Deputy Director of the National Reconnaissance office says that “Sentient catalogs normal patterns, detects anomalies, and helps forecast and model adversaries’ potential courses of action… Sentient is a thinking system.”

While this is amazing technology for the battlefield, the military is currently turning it on American soil in conjunction with various law enforcement agencies, including the Department of Homeland Security. If not stopped, this will lead to a total Scientific Dictatorship, aka Technocracy. ⁃ TN Editor

 the final session of the 2019 Space Symposium in Colorado Springs, attendees straggled into a giant ballroom to listen to an Air Force official and a National Geospatial-Intelligence Agency (NGA) executive discuss, as the panel title put it, “Enterprise Disruption.” The presentation stayed as vague as the title until a direct question from the audience seemed to make the panelists squirm.

Just how good, the person wondered, had the military and intelligence communities’ algorithms gotten at interpreting data and taking action based on that analysis? They pointed out that the commercial satellite industry has software that can tally shipping containers on cargo ships and cars in parking lots soon after their pictures are snapped in space. “When will the Department of Defense have real-time, automated, global order of battle?” they asked.

“That’s a great question,” said Chirag Parikh, director of the NGA’s Office of Sciences and Methodologies. “And there’s a lot of really good classified answers.”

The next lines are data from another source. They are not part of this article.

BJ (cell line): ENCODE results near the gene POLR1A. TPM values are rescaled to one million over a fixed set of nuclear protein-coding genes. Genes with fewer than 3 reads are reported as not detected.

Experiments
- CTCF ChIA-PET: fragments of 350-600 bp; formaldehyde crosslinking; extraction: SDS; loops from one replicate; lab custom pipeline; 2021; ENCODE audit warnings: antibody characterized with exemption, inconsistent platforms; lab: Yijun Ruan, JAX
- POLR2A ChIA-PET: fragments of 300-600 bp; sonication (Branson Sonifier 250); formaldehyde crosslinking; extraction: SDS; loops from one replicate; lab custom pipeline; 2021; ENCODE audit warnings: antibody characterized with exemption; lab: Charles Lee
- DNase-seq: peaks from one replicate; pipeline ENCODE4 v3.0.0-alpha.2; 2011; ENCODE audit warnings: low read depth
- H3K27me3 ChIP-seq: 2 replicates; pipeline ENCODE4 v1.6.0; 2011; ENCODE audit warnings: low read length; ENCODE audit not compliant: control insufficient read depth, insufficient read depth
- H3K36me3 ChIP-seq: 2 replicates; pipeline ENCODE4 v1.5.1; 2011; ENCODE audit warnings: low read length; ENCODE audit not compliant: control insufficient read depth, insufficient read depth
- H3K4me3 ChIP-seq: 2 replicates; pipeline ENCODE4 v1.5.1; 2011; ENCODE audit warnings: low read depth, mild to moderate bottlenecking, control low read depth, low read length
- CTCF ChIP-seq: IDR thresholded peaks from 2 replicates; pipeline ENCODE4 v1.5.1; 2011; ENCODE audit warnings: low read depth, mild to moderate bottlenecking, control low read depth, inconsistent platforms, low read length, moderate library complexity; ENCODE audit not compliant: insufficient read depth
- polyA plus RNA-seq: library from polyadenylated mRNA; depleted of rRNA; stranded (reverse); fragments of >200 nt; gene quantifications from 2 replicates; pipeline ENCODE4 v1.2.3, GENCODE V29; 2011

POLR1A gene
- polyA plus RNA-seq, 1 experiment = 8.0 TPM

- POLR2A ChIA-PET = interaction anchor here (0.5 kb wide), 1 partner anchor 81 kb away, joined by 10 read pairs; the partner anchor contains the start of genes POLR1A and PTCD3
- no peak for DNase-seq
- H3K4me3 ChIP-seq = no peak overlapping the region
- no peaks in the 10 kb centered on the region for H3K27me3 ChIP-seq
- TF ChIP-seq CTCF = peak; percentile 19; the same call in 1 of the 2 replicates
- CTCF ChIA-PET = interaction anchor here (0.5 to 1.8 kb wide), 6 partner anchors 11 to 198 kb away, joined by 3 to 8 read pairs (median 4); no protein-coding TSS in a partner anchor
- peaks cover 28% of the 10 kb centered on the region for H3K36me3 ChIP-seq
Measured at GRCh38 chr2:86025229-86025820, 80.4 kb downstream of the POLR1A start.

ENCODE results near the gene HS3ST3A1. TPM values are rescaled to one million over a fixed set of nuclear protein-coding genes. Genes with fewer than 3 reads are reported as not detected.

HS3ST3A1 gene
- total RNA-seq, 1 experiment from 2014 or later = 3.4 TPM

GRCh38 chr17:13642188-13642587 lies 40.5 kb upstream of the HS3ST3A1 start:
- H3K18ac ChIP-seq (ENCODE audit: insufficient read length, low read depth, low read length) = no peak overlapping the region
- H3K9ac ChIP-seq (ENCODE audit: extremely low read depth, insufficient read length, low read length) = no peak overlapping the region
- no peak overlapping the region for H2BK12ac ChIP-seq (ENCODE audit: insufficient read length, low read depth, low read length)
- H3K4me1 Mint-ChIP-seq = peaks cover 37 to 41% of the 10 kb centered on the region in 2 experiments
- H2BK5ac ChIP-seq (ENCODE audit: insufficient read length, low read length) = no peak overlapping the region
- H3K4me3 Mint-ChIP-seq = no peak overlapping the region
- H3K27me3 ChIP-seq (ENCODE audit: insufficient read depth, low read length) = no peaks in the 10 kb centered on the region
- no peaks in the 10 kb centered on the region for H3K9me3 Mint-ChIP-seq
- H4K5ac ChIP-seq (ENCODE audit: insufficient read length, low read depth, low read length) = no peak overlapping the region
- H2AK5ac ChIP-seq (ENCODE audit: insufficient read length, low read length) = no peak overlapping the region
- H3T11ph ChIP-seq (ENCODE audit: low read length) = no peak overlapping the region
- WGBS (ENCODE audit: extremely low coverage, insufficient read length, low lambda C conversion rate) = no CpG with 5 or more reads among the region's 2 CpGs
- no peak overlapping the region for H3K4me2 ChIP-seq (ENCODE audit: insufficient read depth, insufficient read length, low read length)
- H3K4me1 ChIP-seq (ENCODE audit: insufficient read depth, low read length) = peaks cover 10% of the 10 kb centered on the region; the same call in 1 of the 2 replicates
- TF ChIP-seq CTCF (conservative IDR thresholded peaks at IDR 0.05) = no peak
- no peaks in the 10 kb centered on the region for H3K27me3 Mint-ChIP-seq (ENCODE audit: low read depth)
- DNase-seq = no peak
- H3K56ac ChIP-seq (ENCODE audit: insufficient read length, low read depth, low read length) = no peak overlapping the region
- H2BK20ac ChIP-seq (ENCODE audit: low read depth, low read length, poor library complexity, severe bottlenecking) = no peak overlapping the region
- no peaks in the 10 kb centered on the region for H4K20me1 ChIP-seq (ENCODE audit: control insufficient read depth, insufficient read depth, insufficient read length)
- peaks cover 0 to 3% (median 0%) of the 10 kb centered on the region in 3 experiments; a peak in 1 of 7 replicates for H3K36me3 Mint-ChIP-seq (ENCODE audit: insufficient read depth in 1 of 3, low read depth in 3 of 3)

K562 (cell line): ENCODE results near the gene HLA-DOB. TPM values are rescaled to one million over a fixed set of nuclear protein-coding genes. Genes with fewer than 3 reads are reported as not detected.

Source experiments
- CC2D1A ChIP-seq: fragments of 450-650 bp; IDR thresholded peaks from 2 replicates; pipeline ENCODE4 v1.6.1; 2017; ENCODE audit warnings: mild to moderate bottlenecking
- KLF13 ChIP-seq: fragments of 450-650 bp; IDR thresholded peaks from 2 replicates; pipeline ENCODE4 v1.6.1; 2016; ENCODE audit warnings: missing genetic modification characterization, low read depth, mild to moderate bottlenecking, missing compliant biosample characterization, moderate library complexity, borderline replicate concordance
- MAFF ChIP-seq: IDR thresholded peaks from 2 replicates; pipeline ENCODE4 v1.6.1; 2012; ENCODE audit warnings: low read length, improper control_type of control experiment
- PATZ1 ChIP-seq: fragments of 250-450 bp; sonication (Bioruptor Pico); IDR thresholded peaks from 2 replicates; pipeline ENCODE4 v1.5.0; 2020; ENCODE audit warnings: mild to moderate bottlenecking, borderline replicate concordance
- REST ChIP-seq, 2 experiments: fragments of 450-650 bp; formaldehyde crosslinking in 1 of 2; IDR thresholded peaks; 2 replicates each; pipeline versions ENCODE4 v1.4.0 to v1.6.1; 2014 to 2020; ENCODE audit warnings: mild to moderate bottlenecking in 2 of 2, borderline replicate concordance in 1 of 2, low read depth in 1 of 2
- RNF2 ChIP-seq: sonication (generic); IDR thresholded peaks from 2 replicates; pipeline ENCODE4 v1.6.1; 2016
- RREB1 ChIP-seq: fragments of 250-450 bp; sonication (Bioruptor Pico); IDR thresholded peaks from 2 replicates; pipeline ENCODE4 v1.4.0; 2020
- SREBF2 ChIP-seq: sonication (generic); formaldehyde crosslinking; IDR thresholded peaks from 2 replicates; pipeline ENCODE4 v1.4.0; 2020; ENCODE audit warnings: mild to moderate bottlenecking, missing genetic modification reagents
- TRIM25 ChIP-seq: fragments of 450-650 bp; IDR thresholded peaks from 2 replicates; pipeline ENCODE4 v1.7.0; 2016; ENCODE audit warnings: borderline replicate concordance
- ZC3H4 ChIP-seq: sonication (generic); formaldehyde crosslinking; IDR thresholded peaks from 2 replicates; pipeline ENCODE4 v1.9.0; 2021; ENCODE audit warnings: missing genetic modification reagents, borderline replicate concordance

He paused and shifted in his seat. “What’s the next question?” he asked, smiling. But he continued talking, describing how “geospatial intelligence” no longer simply means pictures from satellites. It means anything with a timestamp and a location stamp, and the attempt to integrate all that sundry data.

Then, Parikh actually answered this question: When would that translate to near-instantaneous understanding and strategy development?

“If not now,” he said, “very soon.”

Parkih didn’t mention any particular programs that might help enable this kind of autonomous, real-time interpretation. But an initiative called Sentient has relevant capabilities. A product of the National Reconnaissance Office (NRO), Sentient is (or at least aims to be) an omnivorous analysis tool, capable of devouring data of all sorts, making sense of the past and present, anticipating the future, and pointing satellites toward what it determines will be the most interesting parts of that future. That, ideally, makes things simpler downstream for human analysts at other organizations, like the NGA, with which the satellite-centric NRO partners.